Double Standards in Athletics

Reported by Danielle Brown

On Sep. 8, an emotionally exhausting and wild turn of events overshadowed the win of Naomi Osaka who beat her idol, Serena Williams, and claimed the Women’s U.S. Open.

Williams was charged with a $17,000 fine for three violations of the Code of Conduct during the match.

The first penalty was awarded at the beginning of the second set for a coaching violation. This is defined as “communications of any kind, audible or visible, between a player and a coach” in the 2018 Grand Slam Code of Conduct.

Williams’ responded that she doesn’t “cheat to win, [she’d] rather lose”.

Shortly after, Williams received a second penalty for throwing her racket onto the ground, resulting in a point penalization. She received a third penalty for verbally abusing the chair umpire, Carlos Ramos, calling him a “thief” and resulting in a game penalization.

By this point, Williams didn’t seem to care about the penalties but was rather offended by the fact that Ramos did not withdraw the coaching penalty. She was upset that it would have a negative insinuation on her character and accused Ramos of being sexist.

Williams later commented that she is “fighting for women’s rights and for women’s equality.”

Billie Jean King, a former number one women’s professional tennis player in the world, tweeted that “When a woman is emotional, she’s ‘hysterical’ and she’s penalized for it. When a man does the same, he’s ‘outspoken’ & and there are no repercussions. Thank you, @serenawilliams, for calling out this double standard. More voices are needed to do the same.”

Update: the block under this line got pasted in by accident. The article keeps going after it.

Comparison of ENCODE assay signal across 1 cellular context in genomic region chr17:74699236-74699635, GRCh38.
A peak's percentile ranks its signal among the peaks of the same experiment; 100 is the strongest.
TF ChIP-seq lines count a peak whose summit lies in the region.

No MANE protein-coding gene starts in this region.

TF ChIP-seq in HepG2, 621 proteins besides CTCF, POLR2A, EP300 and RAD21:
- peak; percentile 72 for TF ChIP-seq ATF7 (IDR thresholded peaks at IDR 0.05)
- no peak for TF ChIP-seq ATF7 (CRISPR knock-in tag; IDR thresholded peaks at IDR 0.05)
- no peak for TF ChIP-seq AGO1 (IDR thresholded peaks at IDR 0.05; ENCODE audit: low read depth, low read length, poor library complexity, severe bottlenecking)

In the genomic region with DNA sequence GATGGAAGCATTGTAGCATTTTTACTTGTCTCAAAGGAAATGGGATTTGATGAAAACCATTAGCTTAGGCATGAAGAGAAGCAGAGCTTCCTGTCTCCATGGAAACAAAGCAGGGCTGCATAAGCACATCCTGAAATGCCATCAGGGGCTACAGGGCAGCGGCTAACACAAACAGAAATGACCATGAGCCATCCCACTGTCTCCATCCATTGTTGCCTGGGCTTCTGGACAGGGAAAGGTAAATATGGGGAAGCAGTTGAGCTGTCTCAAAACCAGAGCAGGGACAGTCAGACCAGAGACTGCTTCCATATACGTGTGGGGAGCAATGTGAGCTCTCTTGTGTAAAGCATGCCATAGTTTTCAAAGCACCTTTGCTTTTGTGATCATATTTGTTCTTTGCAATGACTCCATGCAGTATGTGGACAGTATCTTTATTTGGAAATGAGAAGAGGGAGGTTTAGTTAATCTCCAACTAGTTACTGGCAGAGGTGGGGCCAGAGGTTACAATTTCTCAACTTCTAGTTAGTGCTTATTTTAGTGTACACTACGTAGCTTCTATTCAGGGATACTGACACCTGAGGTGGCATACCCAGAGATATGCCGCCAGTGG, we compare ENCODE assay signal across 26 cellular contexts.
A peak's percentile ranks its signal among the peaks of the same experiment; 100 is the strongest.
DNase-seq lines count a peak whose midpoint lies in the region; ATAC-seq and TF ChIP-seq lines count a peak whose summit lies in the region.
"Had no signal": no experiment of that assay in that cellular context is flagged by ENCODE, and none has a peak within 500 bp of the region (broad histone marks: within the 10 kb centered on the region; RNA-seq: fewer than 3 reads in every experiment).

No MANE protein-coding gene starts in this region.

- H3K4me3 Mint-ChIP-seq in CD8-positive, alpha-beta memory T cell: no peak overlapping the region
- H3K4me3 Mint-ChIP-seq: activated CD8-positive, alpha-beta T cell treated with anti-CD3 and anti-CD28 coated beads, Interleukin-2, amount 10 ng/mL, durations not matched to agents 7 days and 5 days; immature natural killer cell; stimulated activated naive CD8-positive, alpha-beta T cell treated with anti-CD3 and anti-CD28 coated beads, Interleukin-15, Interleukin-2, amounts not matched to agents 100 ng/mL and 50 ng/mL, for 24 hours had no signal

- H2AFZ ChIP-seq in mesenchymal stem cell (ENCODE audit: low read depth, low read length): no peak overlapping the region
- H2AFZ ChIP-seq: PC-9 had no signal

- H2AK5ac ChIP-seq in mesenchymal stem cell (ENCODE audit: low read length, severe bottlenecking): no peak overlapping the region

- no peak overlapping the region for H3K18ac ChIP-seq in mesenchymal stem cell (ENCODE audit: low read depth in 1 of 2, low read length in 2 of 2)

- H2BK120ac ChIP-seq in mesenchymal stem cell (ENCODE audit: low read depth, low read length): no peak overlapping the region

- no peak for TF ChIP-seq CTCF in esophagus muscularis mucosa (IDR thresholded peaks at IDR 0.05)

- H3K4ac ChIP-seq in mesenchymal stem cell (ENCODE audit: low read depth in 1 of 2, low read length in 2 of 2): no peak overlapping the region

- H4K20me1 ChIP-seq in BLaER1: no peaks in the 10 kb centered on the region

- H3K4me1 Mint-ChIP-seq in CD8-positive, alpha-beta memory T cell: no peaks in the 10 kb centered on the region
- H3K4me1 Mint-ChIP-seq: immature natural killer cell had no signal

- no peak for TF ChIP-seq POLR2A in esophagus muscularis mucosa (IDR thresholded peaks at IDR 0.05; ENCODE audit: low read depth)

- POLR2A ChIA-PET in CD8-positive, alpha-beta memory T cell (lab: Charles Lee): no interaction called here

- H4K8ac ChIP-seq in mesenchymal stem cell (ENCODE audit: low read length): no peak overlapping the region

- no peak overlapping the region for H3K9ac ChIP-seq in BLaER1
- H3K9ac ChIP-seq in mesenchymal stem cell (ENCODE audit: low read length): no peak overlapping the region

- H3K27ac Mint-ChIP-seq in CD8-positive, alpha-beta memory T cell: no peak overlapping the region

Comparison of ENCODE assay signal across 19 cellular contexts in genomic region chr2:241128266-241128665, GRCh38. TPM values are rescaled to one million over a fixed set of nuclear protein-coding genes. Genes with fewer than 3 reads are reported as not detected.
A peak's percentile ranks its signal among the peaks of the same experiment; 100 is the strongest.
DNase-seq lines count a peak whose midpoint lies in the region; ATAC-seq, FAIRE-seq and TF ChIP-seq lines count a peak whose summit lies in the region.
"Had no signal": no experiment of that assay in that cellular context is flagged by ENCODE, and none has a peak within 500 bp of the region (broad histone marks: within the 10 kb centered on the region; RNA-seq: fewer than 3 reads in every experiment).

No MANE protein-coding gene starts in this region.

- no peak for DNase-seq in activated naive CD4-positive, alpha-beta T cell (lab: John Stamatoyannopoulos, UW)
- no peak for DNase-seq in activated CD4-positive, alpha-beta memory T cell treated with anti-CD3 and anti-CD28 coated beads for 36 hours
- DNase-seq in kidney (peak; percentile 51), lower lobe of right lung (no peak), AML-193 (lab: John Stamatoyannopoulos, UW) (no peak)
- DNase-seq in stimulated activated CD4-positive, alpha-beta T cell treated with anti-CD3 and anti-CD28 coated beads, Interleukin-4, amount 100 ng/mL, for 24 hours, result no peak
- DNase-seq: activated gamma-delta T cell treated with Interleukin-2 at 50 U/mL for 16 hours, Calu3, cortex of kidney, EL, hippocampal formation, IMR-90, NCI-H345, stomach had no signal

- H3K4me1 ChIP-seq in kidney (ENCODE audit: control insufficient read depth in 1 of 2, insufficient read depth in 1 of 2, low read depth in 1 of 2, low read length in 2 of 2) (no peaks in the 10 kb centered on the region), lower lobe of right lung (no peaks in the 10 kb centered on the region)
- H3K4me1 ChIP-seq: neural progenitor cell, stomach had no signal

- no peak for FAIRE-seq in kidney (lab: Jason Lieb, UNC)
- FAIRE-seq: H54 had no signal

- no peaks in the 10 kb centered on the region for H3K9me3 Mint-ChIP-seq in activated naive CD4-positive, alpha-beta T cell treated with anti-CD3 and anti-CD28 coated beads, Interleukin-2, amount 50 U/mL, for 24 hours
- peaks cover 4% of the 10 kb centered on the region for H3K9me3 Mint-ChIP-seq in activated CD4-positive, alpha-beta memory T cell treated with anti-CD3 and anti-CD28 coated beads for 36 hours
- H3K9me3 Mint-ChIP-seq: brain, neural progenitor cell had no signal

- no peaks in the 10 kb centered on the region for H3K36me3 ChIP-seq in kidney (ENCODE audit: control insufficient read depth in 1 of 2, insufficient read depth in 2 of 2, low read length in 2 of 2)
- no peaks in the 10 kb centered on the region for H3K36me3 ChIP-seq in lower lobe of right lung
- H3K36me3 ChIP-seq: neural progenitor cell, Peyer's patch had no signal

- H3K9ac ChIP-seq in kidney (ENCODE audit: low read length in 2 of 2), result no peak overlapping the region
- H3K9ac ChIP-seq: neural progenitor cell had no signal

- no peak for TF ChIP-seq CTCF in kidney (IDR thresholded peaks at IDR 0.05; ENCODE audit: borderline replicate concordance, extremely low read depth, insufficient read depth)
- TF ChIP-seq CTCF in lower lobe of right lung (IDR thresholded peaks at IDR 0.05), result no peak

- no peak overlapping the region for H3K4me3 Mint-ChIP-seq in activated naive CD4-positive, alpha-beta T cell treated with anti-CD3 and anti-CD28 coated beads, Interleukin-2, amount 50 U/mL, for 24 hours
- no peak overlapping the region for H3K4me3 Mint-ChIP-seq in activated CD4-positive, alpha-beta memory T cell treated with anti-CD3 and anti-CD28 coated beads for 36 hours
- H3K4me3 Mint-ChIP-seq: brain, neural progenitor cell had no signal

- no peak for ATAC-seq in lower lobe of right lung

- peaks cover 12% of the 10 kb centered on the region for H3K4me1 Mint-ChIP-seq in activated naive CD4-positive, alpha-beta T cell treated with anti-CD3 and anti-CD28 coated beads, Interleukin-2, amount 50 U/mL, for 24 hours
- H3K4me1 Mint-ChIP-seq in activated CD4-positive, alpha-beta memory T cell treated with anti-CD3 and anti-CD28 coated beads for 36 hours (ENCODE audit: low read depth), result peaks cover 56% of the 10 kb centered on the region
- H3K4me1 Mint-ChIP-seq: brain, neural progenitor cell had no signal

Both influential women are calling out a double standard in tennis and claiming to lead the fight for equality, but were Ramos’ actions really sexism or were all three violations warranted because of Williams ‘behavior? It can be argued that men have done much worse in the past, a point Williams also made.

Is this debate something that involves student athletes at George Fox University (GFU)?

For the majority, no. In a survey conducted of members of the Student Athlete Advisory Committee (SAAC), most of the responses indicated that there were no double standards between genders that played the same sport at GFU. The biggest area of concern was that publicity of sports favored either men or women, something expressed by half of the respondents.

The survey covered several specific areas, including equipment and facility use, sportsmanship and referees, and publicity. Of the 117 combined questions that were answered, only 29 indicated anything about a double standard. SAAC members also admitted that though they felt that it is nearly impossible to treat everyone with complete fairness, GFU finds the balance.

In response to concerns of double standards, the Associate Director of Athletics, Elise Trask, said that, “I think it's possible to have equality within all of our programs, but the challenge with equality is that we are assuming that all programs are starting from the same place and need the exact same things to be successful. I believe that our job as athletic administrators is to make sure that there is equity in all of our programs and that means that we provide each program with what it takes to be successful. Equity looks different from program to program, but as long as we keep our mission of athletic excellence, academic success, and Christ-like character as our compass, we can make decisions that promote an incredible student-athlete experience in all of our sports programs.”

Director of Athletics, Adam Puckett, also responded, saying, “I believe we can achieve equality in our athletic department and I don't believe we are that far off. There are certainly areas where we are looking to improve and situations that arise that must be dealt with. But as a whole, I am proud of the department and the opportunities that we provide for both genders to achieve athletic excellence, academic success and Christ-like character.”

Jessica Daugherty